South African President Cyril Ramaphosa has appointed experienced jurist Raymond Zondo as the country’s new chief justice effective April 1.
The announcement was made in a statement released on Thursday, after a public selection process.
Zondo, who has served as deputy chief justice at the Constitutional Court since 2017, became the public face of Ramaphosa’s anti-corruption drive while heading a recent national inquiry into allegations of widespread corruption under the presidency of Jacob Zuma, the previous head of state.
Last year the Constitutional Court found him guilty of contempt for his refusal to appear at the commission and sentenced him to jail. Before going to prison, Zuma compared South African judges to apartheid rulers.
“The fact that I was lambasted with a punitive jail sentence without trial should engender shock in all those who believe in freedom and the rule of law,” Zuma said. “South Africa is fast sliding back to apartheid rule.” Since then Zondo found Zuma advanced the interests of the Indian-born Gupta family and close allies at the expense of the people of South Africa.
The first three parts of Zondo’s report have already been published, and it has implicated several other senior politicians in wrongdoing. Among them was the chairperson of the ruling ANC party and the mineral resources and energy minister, Gwede Mantashe, who said he would take the State Capture Commission report to judicial review. The country’s prosecuting authority will likely criminally charge those implicated once the final part of the inquiry’s report is published. Zondo’s job interview went wrong Ramaphosa had to consult the JSC before appointing the Chief Justice. The JSC’s process to evaluate candidates was, however, tainted with political infighting. Zondo’s interview at the commission descended into a heated public argument between Justice Minister Ronald Lamola and the leader of one of the opposition parties, the EFF’s Julius Malema. Their argument did not directly relate to Zondo or his JSC interviews, but served to highlight how fraught a political issue they had become, as the judge watched on while his interviewers loudly accused each other of dishonesty or a lack of respect.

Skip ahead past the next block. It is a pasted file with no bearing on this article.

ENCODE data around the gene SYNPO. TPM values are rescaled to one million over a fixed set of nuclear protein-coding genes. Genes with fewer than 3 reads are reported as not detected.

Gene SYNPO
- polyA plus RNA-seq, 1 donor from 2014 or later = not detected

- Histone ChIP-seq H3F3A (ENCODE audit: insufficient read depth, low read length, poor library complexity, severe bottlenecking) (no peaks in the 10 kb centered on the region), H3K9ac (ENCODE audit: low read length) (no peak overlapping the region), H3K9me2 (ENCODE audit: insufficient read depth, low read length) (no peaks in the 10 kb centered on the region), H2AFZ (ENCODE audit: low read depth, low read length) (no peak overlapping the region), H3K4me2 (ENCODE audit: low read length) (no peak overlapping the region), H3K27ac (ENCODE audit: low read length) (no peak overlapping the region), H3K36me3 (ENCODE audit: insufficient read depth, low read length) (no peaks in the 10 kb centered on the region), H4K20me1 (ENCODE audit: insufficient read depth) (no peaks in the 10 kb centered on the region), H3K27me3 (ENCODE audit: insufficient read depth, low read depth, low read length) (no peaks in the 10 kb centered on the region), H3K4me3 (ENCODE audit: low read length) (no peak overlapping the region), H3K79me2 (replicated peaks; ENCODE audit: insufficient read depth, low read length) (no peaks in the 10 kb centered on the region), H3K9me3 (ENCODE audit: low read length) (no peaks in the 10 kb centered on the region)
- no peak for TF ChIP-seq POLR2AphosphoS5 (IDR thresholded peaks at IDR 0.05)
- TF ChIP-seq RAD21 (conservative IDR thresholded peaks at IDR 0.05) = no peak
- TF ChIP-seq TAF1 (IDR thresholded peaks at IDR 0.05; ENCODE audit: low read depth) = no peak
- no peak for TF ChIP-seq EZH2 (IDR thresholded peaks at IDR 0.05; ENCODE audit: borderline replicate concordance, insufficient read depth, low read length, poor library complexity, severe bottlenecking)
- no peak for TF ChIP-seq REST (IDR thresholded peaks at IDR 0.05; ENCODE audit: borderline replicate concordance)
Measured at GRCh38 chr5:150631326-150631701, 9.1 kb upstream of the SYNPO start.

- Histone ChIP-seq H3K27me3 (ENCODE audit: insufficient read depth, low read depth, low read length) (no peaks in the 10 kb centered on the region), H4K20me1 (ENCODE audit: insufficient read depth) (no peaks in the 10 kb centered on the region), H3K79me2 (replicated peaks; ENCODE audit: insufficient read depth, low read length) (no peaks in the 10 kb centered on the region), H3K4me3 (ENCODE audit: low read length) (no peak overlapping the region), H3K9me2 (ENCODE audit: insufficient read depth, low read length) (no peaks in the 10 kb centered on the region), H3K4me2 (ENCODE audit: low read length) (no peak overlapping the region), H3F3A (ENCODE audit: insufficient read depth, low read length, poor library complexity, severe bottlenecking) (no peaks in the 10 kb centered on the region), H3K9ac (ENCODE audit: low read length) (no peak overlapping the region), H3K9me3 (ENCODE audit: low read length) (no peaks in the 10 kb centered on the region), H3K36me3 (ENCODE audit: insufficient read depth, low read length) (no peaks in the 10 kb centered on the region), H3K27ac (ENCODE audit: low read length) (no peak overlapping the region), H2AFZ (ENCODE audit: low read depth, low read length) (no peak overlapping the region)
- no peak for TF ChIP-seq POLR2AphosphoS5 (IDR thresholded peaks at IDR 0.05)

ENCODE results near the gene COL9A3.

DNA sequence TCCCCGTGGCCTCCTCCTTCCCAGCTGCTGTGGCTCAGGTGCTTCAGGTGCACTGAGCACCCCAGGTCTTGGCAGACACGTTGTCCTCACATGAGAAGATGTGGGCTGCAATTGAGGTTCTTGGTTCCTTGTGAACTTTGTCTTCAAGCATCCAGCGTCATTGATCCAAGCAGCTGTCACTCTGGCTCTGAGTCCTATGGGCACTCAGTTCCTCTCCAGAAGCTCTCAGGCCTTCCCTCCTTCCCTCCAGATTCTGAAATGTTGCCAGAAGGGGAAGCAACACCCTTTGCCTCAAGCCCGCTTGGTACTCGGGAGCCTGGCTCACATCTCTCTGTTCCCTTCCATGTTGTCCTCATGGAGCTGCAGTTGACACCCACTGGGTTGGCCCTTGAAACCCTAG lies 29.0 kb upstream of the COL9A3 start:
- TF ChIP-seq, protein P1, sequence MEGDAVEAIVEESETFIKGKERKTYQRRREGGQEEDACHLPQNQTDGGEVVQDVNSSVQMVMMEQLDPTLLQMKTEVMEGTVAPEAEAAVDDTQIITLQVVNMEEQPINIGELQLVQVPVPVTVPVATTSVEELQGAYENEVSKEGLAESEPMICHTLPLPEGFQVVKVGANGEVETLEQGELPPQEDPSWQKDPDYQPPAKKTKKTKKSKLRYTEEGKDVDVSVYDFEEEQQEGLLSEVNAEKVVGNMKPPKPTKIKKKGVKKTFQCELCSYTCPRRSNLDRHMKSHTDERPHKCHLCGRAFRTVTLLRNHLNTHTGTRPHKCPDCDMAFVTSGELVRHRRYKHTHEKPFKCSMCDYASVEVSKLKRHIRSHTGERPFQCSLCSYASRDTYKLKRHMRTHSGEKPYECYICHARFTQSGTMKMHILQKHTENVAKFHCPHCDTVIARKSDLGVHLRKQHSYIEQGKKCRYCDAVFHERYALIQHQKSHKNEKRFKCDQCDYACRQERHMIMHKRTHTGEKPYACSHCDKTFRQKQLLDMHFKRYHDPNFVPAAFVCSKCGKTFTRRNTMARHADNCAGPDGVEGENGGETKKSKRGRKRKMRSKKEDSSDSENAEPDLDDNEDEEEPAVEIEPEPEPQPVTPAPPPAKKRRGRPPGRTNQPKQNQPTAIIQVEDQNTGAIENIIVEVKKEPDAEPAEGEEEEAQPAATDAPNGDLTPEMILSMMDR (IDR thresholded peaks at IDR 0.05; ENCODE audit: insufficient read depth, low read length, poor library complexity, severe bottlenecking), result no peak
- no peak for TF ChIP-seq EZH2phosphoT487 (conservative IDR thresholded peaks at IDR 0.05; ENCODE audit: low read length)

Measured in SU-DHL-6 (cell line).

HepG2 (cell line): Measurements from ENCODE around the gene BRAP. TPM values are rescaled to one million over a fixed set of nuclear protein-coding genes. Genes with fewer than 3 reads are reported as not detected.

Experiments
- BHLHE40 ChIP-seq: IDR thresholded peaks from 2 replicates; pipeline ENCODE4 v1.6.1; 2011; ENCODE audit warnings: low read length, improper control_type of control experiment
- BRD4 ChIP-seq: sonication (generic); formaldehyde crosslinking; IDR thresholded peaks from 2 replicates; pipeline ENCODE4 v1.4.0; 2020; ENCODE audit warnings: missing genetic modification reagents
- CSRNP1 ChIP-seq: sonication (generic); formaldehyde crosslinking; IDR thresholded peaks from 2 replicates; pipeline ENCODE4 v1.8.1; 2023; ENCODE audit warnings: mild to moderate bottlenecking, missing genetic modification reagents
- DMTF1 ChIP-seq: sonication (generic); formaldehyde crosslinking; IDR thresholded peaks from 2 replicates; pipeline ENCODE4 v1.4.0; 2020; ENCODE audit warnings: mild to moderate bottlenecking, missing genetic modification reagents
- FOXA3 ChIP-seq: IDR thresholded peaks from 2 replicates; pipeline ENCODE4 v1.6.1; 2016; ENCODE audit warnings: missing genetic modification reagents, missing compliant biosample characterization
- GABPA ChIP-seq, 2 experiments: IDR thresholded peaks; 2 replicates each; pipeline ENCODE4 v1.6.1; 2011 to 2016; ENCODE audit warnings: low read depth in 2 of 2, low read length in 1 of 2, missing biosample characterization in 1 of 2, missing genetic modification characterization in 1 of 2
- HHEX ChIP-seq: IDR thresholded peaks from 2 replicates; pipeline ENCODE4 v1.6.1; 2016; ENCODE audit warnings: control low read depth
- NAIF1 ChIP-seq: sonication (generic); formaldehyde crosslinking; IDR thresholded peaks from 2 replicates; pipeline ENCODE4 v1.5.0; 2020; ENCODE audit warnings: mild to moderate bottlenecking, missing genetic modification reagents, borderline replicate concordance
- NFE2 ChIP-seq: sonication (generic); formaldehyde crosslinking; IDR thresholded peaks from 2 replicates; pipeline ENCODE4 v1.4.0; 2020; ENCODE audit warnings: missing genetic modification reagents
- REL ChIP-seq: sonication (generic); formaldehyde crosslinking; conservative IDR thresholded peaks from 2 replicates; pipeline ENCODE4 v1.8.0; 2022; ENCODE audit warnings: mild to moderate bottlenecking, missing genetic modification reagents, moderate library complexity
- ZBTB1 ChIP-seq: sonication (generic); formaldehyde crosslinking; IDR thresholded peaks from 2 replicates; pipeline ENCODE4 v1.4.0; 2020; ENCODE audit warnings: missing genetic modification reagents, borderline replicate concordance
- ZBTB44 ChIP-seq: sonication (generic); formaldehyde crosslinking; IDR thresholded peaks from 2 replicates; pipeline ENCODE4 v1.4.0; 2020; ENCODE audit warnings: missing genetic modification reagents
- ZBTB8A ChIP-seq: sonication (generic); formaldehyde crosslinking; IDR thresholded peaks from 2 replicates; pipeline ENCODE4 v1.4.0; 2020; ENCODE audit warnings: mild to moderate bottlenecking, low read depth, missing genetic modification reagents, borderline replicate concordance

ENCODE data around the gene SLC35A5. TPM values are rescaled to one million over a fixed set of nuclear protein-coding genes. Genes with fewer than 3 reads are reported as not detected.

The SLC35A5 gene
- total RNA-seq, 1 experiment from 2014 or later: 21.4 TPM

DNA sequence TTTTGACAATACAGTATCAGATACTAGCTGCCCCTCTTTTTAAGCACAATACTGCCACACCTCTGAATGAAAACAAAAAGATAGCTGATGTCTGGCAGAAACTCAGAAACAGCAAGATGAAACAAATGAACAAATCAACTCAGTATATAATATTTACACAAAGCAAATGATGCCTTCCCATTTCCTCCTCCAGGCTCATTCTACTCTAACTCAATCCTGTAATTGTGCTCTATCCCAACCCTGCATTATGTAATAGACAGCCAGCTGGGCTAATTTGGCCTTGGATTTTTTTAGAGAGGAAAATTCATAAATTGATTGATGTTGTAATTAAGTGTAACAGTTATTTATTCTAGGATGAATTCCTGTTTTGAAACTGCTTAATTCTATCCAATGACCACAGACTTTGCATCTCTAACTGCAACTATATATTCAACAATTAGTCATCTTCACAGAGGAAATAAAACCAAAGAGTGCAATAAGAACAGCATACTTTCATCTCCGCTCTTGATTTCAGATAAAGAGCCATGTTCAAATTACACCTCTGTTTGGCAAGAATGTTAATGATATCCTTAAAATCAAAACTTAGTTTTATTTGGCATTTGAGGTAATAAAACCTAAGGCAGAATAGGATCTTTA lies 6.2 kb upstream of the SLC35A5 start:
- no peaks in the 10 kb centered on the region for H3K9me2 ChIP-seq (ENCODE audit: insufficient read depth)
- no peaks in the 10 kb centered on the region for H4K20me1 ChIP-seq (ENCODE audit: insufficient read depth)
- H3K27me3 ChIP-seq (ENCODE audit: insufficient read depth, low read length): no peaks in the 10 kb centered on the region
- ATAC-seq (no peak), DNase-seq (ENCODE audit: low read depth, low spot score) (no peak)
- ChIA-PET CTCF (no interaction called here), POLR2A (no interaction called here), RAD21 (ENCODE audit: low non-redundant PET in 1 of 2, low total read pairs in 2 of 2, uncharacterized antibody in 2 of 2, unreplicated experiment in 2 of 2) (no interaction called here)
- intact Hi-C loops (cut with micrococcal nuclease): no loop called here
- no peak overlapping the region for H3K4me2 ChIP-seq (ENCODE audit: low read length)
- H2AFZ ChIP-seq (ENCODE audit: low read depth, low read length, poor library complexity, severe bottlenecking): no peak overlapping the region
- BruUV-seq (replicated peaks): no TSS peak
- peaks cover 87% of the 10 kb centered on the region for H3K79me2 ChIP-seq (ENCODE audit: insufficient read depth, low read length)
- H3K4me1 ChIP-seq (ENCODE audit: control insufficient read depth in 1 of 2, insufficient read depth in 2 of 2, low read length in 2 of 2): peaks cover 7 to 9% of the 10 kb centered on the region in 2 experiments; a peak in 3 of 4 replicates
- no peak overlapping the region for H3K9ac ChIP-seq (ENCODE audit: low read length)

“The Chief Justice stands as the champion of the rights of all South Africans and bears responsibility for ensuring equal access to justice. I have every confidence that Justice Zondo will acquit himself with distinction in this position,” Ramaphosa said in a statement.